For today’s military leaders, sustaining and modernizing aging platforms and weapons systems to extend lifecycle performance is essential. Sustainment begins the day a platform is fielded and evolves until its disposition. Therefore, planning for, developing, and executing an effective and affordable sustainment strategy is foundational to mission success.
All military platforms and systems undergo periodic maintenance or have parts replaced with new components to ensure they are safe and operate to their full capability and, in some cases, to add enhanced capability. This sustainment and modernization is critical for delivering uninterrupted operational readiness so the platform can achieve mission success.
The Mission is Mission Readiness
Northrop Grumman has provided sustainment and modernization support for numerous platforms and products for decades, delivering platform-agnostic lifecycle management, irrespective of the original equipment manufacturer (OEM) that deployed the technology. This support includes the platform itself, its components, subsystems, such as sensors, software and ground systems as well as the necessary training, tools and supporting equipment.
“Northrop Grumman is well-known as a leader in aerospace manufacturing, building and sustaining numerous advanced aircraft platforms, space and sensor systems,” says Michael Deavers, director, strategy, global sustainment and modernization, Northrop Grumman. “Our sustainment and modernization work actually covers a whole host of platforms and systems regardless of manufacturer to help our customers rapidly field capability and maintain readiness. Our tools, capabilities and investments are tailored around that.”
The company has decades of logistics and maintenance experience and is responsible for sustaining a wide range of military platforms and sensors across the world. The global sustainment and modernization group supports platforms from its own product portfolio – including the B-2 Spirit stealth bomber and high-altitude, long-endurance unmanned aircraft systems Global Hawk, Triton and Broad Area Maritime Surveillance Demonstrator – as well as non-Northrop Grumman equipment such as the U.S. Air Force’s Boeing 707-derived E-8 Joint Surveillance Target Attack Radar System (Joint STARS) and the E-11A Bombardier that is equipped with the company’s Battlefield Airborne Communications Node (BACN) gateway system.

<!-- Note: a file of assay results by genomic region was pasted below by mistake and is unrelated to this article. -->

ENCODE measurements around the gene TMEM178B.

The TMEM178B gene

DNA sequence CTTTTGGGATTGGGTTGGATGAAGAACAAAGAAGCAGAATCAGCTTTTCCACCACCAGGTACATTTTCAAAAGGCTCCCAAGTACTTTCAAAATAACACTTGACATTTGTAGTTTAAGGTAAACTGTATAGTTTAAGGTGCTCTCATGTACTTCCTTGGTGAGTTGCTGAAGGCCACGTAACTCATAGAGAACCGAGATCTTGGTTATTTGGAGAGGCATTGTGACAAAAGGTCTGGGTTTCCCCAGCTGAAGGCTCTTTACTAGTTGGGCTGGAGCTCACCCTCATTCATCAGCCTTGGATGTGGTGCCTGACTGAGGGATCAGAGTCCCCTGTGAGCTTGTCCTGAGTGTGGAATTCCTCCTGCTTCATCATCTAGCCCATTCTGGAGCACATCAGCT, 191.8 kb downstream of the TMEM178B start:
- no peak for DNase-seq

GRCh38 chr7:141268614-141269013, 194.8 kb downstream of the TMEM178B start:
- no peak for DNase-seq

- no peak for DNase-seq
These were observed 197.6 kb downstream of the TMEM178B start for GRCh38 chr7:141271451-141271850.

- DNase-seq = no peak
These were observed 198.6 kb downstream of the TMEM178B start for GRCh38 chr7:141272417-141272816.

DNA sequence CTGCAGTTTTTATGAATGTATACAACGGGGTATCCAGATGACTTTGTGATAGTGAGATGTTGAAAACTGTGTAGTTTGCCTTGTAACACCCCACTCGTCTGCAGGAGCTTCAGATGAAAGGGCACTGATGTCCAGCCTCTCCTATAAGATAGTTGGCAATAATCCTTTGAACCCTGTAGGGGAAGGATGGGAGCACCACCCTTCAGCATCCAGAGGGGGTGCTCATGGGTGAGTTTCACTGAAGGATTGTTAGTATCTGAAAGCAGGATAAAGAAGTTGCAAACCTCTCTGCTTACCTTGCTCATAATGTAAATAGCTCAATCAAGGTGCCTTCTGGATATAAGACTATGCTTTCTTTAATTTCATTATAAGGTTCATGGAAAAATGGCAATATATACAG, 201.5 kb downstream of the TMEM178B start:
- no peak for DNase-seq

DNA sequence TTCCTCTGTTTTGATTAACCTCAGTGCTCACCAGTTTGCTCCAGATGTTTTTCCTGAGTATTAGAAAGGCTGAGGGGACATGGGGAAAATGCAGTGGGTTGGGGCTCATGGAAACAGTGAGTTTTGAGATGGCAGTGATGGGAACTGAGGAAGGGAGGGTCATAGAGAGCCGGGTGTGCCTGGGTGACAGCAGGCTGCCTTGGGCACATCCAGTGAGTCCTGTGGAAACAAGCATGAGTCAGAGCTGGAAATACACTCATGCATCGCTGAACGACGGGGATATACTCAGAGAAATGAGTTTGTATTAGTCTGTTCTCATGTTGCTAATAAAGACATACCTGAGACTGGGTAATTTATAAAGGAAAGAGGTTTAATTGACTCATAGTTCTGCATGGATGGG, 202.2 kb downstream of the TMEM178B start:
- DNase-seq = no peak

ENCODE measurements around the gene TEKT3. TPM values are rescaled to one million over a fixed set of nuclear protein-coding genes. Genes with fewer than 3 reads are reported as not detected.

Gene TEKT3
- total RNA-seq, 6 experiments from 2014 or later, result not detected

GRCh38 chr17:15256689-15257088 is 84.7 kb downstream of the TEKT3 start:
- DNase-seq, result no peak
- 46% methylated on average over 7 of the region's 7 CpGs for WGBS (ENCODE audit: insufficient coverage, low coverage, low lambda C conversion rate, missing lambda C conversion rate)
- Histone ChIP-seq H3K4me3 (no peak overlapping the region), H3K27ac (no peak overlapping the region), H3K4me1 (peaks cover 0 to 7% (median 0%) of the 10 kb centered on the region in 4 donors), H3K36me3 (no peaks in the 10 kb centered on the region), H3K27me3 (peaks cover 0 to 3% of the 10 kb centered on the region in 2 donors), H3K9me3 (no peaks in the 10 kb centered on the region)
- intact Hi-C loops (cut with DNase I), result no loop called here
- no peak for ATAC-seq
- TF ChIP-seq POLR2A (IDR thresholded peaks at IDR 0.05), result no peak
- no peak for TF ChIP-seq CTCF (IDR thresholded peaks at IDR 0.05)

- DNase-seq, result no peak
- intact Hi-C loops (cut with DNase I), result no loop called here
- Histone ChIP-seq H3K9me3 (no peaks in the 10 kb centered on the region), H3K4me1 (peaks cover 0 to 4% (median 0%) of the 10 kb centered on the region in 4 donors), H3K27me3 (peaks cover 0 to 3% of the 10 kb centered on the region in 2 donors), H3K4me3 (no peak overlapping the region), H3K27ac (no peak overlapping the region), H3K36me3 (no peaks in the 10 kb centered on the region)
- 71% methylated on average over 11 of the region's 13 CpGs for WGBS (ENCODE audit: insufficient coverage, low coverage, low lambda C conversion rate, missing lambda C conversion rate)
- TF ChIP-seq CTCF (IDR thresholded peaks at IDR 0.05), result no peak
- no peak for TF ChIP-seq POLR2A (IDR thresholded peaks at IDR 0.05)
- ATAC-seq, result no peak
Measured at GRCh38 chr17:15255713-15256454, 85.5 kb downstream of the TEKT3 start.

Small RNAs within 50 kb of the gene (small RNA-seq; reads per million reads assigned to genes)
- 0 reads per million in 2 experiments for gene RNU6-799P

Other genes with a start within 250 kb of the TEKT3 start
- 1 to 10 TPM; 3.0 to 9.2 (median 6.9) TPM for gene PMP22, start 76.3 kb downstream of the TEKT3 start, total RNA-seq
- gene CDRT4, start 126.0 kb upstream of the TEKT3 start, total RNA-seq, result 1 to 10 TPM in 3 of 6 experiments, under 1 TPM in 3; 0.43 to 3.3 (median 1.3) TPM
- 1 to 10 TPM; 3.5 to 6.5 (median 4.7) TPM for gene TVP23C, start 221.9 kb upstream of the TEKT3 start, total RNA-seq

Northrop Grumman’s current sustainment programs also include the Royal Australian Air Force’s KC-30 and C-27J aircraft, and the United Kingdom’s Royal Air Force’s Airborne Warning and Control System (AWACS) as well as RQ-4 Global Hawk international customers including the NATO and the Republic of Korea. “The sun never sets on our global sustainment and modernization work,” notes Robert Gamache, director, technology and engineering, Northrop Grumman.
Beyond the Aircraft
Northrop Grumman’s maintenance and sustainment work isn’t just limited to air platforms. The company also delivers a broad array of support for ground systems, shelters, and radars; support and test equipment; network infrastructures; mission planning and pilot training; and, more, that support these air systems and the missions they perform.
Despite the challenges of supporting a global footprint and regardless of the type of system supported or OEM, Gamache explains that one requirement remains constant for military leaders: maximum availability and affordability. “The correct decisions really need to be made in terms of forecasting, what's going to occur in the fleet or ground or weapons system, and getting people, parts and facilities all to line up at the right times at the right places. Unscheduled maintenance activities increase costs and downtime,” he says.
A Focus on Innovation
Northrop Grumman is leading the way in digital transformation, investing in technology innovation to deliver improvements in operational efficiency, performance and affordability. Engineers at the company are advancing predictive analytical tools that can forecast activities and shape maintenance programs to ensure they are always scheduled. This has resulted in the development of a technology known as Rapid Accelerated Concurrent Engineering of Repairs – or RACER™ – which produces a digital twin of parts in need of repair. “Extending the digital thread and maintaining a digital twin will help us manage that particular fleet in a way that maintains that prime metric, which is maximum availability for minimum costs,” said Gamache.
Northrop Grumman also is using technologies such as virtual reality (VR) and augmented reality (AR) to train maintainers so militaries don’t have to take down operational assets in order to train them or train pilots. Gamache and his team are also evolving a scalable, modular Digital Logistics Environment and set of tools and metrics to streamline and optimize how all product support elements are integrated, tracked and managed.
These efforts are enabling enhanced sustainment support on programs including the F-35 Lightning II, where affordability is a top priority, as well as with enduring domains such as Special Electronics Mission Aircraft (SEMA). In the current climate and owing to budgetary constraints, many militaries are choosing to sustain and modernize existing capabilities rather than recapitalize with brand new equipment.
“Sustainment and modernization are critical to extending investments and keeping U.S. and allied fleets flying,” concludes Gamache. “Our experience and expertise help to enable our customers’ platforms to perform at optimum levels for the long term.”
Learn more about Northrop Grumman’s global sustainment and modernization capabilities.